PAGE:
[14.24] Dr. Guruprasad: Then there is one thing, special thing here. If you launch a satellite into an orbit which is 36,000 kilometres, I repeat 36,000 kilometres from the surface of the Earth. That is one tenth of the way to Moon. Okay? To that orbit if you launch, then the satellite takes exactly 24 hours to go around the Earth. Now I’ll ask you one question. How much time does the Earth take to spin around its own axis once? Do you know?

[15.00] Siyona: 24 hours. 

[15.02] Dr. Guruprasad: Yes. It is 24hours. So, the time taken by the Earth to spin around its own axis is 24 hours and the time taken by the satellite to round the Earth is also 24 hours. Means the satellite behaves as though it is standing still over you. You understand?

[15.22] Siyona: Oh, yeah.

[15.24] Dr. Guruprasad: This is a little trick. Because of that, because of that the satellite appears as though it is always standing still over. Then, what do you do with that? Yes, you can use the satellite as a giant mirror kind of thing. You transmit TV programs to the one satellite; it can spread it all over the country or all over the continent. Similarly, you transfer you relay telephone messages? Yes, it can amplify and reflect it back. Okay? You can send internet data, it does that. Today you are able to see my picture and hear me probably to a certain extent, the information is going through the satellite like this. Do you know that? 

[16.11] Siyona: Oh my gosh! (surprised). Satellites are helping me in my podcast?

[16.15] Dr. Guruprasad: Yeah. Yeah, yeah. Why not? Internet when we put it through your website, when they see all over the world, it is through satellite. Chances are that, definitely they go through many satellites. Not one satellite. Depending on where they are. So, satellites are very, very, very, very important to a communication satellite.

[16.39] Siyona: I like satellites all the more now. 

[16.41] Dr. Guruprasad: So, I told if you want to take crystal clear pictures of the Earth, you put a satellite and then into an orbit so that it circles the Earth at 500 kilometres within 500 kilometres. If you want to put it make it a navigation satellite place it in 20,000 kilometres or more. If you want to make a satellite a communication satellite, then you have to put it to a height of 36,000 kilometres. One tenth of the way to the Moon. Yeah. So, similarly scientific satellites depend on depending on what you want to see study, whether you want to study the different galaxies or if you want to study the Sun and all those things. The height at which circles the Earth decided by some by whatever work it does. So now you got the answer to the question why we can’t have a single satellite and what are the different types of satellites. Did I answer your question?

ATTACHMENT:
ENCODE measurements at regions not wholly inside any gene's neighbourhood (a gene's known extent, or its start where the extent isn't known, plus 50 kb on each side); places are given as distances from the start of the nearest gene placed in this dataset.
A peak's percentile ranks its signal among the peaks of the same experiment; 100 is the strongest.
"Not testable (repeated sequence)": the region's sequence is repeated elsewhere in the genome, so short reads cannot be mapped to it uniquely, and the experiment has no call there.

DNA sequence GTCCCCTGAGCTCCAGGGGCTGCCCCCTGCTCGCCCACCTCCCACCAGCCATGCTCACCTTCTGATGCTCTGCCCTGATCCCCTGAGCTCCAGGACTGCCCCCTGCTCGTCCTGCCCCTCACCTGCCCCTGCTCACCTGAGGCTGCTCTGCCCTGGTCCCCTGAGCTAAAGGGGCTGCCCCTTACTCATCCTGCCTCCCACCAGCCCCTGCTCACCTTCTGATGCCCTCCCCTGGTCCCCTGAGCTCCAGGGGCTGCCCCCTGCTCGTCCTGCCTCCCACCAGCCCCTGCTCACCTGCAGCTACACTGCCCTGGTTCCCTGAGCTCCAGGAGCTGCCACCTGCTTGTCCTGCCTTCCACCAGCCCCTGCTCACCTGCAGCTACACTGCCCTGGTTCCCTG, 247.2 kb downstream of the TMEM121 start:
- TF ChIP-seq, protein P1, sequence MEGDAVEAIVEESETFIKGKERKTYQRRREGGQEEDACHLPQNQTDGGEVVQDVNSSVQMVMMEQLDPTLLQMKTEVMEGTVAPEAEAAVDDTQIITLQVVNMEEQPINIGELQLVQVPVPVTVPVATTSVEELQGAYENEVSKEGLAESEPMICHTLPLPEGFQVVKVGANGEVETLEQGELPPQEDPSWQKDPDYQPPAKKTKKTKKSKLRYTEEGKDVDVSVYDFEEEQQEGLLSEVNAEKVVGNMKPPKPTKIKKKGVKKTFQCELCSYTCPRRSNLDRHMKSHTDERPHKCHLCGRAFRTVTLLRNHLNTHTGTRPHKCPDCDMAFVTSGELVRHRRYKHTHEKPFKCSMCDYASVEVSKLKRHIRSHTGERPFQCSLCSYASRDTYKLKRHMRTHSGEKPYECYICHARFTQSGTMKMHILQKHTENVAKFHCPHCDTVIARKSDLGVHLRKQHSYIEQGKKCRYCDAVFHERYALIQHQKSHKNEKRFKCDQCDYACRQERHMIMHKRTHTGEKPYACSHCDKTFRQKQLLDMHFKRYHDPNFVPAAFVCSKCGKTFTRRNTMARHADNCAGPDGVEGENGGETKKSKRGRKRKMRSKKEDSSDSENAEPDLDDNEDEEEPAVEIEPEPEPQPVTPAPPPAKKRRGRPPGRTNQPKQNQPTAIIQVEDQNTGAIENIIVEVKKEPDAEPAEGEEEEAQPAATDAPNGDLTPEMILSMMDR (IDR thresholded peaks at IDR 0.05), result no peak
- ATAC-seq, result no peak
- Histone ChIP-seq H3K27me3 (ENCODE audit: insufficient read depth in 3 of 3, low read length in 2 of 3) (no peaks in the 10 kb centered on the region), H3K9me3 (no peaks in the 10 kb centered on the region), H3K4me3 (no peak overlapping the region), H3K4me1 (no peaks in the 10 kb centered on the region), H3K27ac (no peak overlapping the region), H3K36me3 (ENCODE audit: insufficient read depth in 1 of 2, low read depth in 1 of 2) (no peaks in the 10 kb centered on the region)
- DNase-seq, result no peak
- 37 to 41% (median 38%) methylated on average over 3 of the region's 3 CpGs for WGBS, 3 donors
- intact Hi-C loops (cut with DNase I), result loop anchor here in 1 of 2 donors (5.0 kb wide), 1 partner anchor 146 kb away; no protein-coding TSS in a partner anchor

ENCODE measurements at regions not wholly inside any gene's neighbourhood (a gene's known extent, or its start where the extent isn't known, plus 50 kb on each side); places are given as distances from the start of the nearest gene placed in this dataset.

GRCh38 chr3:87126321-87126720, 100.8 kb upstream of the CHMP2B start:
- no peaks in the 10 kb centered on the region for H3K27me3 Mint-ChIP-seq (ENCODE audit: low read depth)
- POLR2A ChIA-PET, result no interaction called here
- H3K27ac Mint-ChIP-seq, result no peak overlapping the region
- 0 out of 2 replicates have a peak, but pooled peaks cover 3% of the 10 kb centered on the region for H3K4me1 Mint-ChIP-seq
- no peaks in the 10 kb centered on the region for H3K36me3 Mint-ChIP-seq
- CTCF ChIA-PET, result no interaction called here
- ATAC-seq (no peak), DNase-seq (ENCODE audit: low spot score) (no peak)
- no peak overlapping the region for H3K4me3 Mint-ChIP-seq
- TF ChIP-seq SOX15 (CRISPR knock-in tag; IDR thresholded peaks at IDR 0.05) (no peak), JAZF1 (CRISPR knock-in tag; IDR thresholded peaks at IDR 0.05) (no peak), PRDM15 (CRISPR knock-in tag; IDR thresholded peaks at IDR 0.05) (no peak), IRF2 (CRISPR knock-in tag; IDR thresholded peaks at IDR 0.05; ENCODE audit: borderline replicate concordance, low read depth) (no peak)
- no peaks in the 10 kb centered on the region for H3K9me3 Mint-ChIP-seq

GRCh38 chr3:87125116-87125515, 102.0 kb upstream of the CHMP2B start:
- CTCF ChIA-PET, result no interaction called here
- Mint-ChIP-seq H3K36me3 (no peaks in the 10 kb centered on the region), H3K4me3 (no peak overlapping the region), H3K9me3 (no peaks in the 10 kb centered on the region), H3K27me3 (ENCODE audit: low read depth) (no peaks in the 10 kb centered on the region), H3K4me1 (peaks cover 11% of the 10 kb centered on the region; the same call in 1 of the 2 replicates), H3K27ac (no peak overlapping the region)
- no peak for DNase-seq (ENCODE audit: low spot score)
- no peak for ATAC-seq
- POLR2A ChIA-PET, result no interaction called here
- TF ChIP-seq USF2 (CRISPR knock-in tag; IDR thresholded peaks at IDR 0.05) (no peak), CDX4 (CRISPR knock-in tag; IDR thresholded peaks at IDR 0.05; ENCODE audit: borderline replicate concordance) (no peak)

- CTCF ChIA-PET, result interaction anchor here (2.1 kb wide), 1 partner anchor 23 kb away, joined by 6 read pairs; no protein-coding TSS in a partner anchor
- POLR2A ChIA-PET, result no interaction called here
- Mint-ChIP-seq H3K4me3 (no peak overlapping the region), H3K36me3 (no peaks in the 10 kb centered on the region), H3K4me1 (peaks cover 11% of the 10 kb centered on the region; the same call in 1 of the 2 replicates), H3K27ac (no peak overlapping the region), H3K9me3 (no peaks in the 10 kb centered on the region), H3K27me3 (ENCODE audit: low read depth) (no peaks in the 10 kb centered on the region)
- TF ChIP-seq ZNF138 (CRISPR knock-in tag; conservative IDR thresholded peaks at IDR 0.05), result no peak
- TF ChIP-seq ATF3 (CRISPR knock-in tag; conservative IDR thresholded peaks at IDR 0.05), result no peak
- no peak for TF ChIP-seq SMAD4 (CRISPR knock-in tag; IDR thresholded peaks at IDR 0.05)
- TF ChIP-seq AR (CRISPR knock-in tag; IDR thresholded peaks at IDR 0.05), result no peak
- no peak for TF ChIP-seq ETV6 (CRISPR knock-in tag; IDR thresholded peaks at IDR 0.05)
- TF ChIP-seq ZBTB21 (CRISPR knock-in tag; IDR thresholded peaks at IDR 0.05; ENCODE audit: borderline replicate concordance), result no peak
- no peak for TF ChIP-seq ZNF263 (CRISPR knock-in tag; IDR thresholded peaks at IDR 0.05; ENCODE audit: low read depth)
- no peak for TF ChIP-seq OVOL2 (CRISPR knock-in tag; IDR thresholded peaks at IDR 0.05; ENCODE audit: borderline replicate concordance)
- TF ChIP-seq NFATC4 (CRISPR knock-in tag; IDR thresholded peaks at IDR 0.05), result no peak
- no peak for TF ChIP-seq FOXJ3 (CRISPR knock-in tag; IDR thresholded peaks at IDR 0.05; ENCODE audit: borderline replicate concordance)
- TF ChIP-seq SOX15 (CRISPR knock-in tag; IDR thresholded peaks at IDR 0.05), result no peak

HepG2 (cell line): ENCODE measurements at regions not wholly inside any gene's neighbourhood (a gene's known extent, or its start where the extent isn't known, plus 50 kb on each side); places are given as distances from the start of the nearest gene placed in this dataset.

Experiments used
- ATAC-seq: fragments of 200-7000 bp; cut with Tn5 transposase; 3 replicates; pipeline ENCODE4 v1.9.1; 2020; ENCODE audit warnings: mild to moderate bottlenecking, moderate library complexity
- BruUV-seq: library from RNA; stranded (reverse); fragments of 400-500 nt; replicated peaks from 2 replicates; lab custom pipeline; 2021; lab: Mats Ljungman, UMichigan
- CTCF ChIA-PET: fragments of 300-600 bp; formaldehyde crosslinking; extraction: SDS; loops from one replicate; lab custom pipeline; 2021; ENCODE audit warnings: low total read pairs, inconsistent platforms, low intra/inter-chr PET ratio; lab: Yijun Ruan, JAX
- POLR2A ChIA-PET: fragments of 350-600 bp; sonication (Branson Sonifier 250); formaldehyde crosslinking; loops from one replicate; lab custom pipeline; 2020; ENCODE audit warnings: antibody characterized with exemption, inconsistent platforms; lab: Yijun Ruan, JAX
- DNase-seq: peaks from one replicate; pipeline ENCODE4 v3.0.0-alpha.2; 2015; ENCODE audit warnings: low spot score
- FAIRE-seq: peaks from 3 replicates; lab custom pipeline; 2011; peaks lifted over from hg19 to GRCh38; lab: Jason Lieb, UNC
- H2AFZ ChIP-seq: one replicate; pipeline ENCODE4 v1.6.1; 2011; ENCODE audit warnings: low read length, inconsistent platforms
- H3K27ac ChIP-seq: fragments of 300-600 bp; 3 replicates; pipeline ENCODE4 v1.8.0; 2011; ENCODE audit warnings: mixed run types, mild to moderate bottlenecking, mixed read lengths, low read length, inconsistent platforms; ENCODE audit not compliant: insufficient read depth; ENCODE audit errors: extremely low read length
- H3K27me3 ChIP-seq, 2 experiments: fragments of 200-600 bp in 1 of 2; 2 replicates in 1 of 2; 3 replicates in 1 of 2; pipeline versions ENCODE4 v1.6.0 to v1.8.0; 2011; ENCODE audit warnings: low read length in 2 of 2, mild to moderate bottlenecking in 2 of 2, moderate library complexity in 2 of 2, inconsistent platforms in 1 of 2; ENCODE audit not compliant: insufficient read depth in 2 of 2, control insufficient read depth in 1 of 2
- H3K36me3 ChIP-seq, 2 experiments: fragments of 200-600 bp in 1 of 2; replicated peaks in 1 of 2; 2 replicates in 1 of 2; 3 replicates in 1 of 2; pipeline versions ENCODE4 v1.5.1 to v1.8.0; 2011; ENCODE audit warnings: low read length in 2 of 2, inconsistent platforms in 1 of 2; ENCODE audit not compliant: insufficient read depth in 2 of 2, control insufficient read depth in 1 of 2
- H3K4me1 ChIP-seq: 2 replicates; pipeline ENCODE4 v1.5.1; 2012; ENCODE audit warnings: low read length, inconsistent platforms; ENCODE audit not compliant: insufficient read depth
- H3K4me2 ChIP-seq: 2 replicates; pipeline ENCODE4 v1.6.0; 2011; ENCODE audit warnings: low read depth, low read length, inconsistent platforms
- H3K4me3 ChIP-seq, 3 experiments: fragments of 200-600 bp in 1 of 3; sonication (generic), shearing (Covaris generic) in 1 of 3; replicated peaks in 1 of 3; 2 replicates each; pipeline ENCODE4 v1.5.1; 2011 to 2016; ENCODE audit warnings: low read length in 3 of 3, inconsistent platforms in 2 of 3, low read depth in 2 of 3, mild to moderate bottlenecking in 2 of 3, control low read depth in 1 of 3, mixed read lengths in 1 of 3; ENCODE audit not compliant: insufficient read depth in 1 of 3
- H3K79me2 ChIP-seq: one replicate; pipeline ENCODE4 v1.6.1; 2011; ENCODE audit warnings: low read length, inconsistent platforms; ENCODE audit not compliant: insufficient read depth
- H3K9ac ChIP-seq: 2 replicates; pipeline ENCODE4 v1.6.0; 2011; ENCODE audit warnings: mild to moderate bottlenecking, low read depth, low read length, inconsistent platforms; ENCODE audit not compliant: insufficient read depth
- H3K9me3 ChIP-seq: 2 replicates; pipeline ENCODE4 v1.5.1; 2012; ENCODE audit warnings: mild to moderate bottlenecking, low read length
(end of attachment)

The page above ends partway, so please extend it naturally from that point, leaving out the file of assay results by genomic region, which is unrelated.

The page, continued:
[17.42] Siyona: Yeah. Actually, I have no questions.” I’ve heard of space debris. Does that come in the way of these satellites?” 

[17.54] Dr. Guruprasad: Yeah, of course, of course. In the beginning itself that traffic problem in space is not as bad as it is in any of the major cities in our country, our city or any other big city in the world. Okay? Whether it is in America, similarly due to lots and lots of satellites, managing them in orbit safely. It is not easy. But still, you know collision of (dashing) of one satellite into the other is a relatively very, very rare. Only a few incidents like that have happened in the past 60 plus years since Sputnik 1 was launched on October 4th 1957 by heralding the space age. And next thing is you mentioned about space debris, space debris means what. From 1957 onwards nearly 9,000 plus satellites have been launched.

[18.59] Siyona: 9000?

[19.00] Dr. Guruprasad: 9000 satellites have been launched by 40 different countries. Do you know? Then out of that 9,000 satellites only 5000 are still circling the Earth. What happened to the other 4,000? They have slowly re-entered the Earth’s atmosphere and if they have burnt up in the Earth’s atmosphere like meteors. You know what is a Meteor. Isn’t it? 

[19.29] Siyona: Yeah.

[19.30] Dr. Guruprasad: Like a streak of light suddenly in the sky that is called as a meteor. That is called as a Meteor. That is nothing but the entry of a small object, a very small object like a grain or a sand or a bit larger than that into the Earth’s atmosphere at a very high speed where the friction with the air molecules makes it to break up and burn up. So that phenomena are called as Meteors. So, these satellites, out of 9,000 satellites large so far, 4000 of them have re-entered the Earth’s atmosphere and burnt up. Let me tell you space is outside the Earth’s atmosphere where there is no air. So, space is the place where satellites are circling the earth. So, when they come down and re-enter the Earth’s atmosphere, because of air there will be friction with the air molecules and they burn up. So anyway, these 5,000 satellites are circling the earth of which only 2000 of them are working, the other 3000 can be considered as space debris, that is useless junk which is circling the Earth.

[20.51] Siyona:Who decides how many satellites go into the space? If US alone has 830, where and how can other countries launch theirs? “

[21.04] Dr. Guruprasad: United States of America may have 800 satellites. But I told you even today about 5,000 satellites are circling the earth. Space is so vast. It is three-dimensional. It is not like on the floor or on the table. You have, you can draw a straight line like this and another line perpendicular to it. For example, take the case of a table. It is two-dimensional. Length and breadth, you have okay? Tabletop, I’m telling. So, space is 3-dimensional. So, lot of satellites can be there. It doesn’t matter because Earth is so huge and the space around that itself is so huge. We cannot imagine even grown-ups cannot imagine for you children it is not easy to imagine that. It’s so vast. That is why many satellites can be there. For example, let me give you one information. You know in India, we have more than 50 Satellites. We have built, in India we have built more than 110 satellites till now. 

[22.08] Siyona: Oh really!